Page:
Underwriting Corruption

Leave it to the Oregon State Bar to trick the state legislature into enacting a law which enriches the Bar while inflicting harm upon others.

This latest assault grants the Bar an exclusive extrajudicial legal apparatus through which it can mint money judgments that can be put into collection through Oregon’s Department of Revenue. This essentially gives the Bar its own court whose judgments are not subject to appeal, and creates debts that are unconstitutional for lack of due process.

Everyone should be disturbed at the thought of the Oregon State Bar operating its own court, especially given their feverishly political conduct of late. But their licensees in particular should be alarmed.

And last week, the new law got taken for a test drive by Bar General Counsel Amber Hollister, whose job, perhaps not coincidentally, was listed on the Bar’s website that same week.

Maybe even the Bar has some boundaries.

A little backstory: The new law (actually an amended old law) affects the Bar’s ability to recoup money that it pays out to victims of attorney misconduct through the Bar’s Client Security Fund (CSF). Before, the Bar would make a CSF award to a victim and then the Bar could try to recover the money directly from the offending attorney. The updated law now gives the Bar considerable collection muscle from the Department of Revenue.

The Bar deceptively marketed this as a way to reduce attorneys’ out-of-pocket costs while “protecting the public,” because when the Bar cannot collect from the dishonest attorneys, it collects from the honest ones instead. Every year. And while those fees may seem low to a non-lawyer (anywhere from $10–45 per lawyer, per year), the fee is on top of already high Bar dues and steep mandatory malpractice insurance run by the Bar.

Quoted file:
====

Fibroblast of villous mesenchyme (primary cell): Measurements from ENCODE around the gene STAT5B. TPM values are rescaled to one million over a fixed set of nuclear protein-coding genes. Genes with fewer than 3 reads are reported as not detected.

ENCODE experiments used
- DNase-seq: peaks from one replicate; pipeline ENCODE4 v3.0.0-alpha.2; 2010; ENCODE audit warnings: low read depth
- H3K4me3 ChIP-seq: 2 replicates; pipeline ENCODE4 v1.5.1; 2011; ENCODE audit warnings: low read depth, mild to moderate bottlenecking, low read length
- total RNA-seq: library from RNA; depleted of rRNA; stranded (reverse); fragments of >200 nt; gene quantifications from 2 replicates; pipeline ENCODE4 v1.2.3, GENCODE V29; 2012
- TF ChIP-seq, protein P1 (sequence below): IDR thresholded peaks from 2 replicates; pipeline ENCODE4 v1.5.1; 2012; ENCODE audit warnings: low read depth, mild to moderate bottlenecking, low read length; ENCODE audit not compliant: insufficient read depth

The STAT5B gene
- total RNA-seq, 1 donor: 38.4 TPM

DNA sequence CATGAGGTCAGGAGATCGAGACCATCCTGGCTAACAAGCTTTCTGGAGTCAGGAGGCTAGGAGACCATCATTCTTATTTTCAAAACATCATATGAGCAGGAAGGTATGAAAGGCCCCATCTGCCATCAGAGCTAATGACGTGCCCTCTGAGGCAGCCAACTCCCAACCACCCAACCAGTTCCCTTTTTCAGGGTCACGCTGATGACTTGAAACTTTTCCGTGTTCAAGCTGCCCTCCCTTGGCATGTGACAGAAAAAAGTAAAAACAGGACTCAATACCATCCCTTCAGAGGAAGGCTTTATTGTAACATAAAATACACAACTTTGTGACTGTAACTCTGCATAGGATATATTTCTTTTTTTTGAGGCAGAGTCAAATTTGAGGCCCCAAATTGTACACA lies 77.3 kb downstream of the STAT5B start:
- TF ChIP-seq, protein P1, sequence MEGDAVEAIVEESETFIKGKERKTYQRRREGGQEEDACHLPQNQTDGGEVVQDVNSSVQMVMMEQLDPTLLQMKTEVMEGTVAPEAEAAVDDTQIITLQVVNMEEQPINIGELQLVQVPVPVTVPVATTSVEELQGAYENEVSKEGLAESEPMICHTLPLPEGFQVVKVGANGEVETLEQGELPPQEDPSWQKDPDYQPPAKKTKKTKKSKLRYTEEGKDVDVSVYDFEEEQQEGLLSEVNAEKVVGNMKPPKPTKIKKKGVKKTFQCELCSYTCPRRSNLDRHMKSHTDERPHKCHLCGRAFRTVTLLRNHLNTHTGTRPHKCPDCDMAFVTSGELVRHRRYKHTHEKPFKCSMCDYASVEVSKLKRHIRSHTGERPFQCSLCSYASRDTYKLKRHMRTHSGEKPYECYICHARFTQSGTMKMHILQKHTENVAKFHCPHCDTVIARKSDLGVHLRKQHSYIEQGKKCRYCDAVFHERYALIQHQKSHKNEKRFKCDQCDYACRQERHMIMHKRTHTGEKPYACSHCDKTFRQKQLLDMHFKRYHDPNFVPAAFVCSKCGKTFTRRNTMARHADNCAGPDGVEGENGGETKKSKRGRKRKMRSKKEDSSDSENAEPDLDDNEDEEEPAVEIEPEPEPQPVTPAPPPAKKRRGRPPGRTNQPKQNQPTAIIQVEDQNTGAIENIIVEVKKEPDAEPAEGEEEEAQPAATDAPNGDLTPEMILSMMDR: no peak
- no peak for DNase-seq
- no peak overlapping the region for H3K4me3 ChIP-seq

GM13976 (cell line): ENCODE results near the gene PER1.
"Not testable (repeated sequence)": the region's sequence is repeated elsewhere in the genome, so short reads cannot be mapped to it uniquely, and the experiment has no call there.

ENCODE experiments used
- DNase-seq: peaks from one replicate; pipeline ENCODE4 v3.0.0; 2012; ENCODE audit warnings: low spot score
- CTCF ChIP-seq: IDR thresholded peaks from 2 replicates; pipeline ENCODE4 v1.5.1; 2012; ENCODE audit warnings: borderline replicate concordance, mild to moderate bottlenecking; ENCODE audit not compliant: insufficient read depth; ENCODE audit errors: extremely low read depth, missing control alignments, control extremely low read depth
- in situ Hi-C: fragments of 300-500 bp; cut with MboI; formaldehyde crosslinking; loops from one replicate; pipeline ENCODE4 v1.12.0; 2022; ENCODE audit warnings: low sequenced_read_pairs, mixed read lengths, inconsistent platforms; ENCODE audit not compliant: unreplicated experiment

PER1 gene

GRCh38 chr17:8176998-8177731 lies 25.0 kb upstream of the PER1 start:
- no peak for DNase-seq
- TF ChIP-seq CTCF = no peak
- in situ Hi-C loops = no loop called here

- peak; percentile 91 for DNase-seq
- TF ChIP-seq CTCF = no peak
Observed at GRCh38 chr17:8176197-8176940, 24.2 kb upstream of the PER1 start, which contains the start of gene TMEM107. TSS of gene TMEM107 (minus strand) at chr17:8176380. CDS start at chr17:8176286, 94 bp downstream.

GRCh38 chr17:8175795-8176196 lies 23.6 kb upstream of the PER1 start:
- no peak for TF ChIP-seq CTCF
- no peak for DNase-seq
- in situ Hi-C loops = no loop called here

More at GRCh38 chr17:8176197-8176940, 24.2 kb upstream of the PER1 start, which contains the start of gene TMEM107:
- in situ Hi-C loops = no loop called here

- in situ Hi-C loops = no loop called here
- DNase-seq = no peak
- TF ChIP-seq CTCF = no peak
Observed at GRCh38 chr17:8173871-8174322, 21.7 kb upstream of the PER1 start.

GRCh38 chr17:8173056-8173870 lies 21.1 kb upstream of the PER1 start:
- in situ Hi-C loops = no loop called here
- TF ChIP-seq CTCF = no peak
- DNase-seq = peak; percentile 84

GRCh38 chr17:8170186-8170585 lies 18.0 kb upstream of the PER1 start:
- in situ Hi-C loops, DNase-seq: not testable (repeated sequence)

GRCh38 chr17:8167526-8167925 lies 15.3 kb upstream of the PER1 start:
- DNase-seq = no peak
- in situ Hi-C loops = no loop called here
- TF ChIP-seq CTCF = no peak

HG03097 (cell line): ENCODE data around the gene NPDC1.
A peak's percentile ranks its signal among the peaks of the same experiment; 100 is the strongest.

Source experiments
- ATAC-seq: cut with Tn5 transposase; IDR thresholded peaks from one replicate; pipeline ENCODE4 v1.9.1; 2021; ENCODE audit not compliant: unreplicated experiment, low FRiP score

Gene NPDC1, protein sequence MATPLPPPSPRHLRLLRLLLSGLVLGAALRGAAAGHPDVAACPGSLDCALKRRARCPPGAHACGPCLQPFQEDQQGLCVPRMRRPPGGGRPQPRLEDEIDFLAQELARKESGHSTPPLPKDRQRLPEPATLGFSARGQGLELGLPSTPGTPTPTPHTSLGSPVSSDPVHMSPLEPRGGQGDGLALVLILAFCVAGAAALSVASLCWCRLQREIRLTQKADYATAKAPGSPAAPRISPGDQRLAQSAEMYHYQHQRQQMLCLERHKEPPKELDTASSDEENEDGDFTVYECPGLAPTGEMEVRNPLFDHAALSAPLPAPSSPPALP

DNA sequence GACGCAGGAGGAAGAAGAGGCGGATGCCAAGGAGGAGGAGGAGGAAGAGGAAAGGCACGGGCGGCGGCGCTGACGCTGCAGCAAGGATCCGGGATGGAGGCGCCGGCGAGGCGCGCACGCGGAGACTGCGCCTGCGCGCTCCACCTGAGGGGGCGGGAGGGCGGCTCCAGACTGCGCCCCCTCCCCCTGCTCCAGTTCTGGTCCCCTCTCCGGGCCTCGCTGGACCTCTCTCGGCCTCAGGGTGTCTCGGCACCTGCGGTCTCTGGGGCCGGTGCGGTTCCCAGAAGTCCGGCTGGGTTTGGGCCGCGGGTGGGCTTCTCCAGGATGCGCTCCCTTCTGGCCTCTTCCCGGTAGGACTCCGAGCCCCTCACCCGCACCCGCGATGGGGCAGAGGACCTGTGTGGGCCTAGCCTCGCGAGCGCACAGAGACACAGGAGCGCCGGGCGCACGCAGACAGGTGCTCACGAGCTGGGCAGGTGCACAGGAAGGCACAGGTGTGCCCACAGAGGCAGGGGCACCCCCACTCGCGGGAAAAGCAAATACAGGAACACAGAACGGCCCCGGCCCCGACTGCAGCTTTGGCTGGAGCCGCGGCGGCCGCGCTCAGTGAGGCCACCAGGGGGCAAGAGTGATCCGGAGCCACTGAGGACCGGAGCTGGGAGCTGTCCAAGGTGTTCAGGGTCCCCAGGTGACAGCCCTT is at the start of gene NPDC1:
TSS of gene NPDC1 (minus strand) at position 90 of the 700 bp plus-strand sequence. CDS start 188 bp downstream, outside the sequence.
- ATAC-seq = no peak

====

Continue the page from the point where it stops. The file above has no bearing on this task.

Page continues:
The Bar’s new law was amended in 2019 after an astonishingly bad year for CSF claims, almost entirely due to the misadventures of disgraced former attorney Lori Deveny. The law is one of two pieces of legislation enacted as a result of Deveny’s misconduct, which included forging the signatures of her head-injured clients and stealing their settlement money — Lori’s Laws, if you will.

But as is true with every new or preexisting law or rule the Bar must abide, Lori’s Law is being unleashed on attorney Andrew Long instead. (And if you are an attorney who is not familiar with Long’s case, you should read up on it, particularly the source material, not the Bar’s narrative, and ask yourself whether the Bar might decide to come after you some day.)

Long was suspended by the Bar in late 2017 under what he maintains are false pretenses that were, in any event, personal matters (i.e. not professional/Bar matters). Because Long is ethical, he was unable to continue working on his clients’ cases while suspended. He also had nobody to take his active client files, and told the Bar so. Just two days after his suspension, the Bar took custodianship of Long’s practice over his objection, and dramatically marched in with armed sheriff’s deputies to seize his files.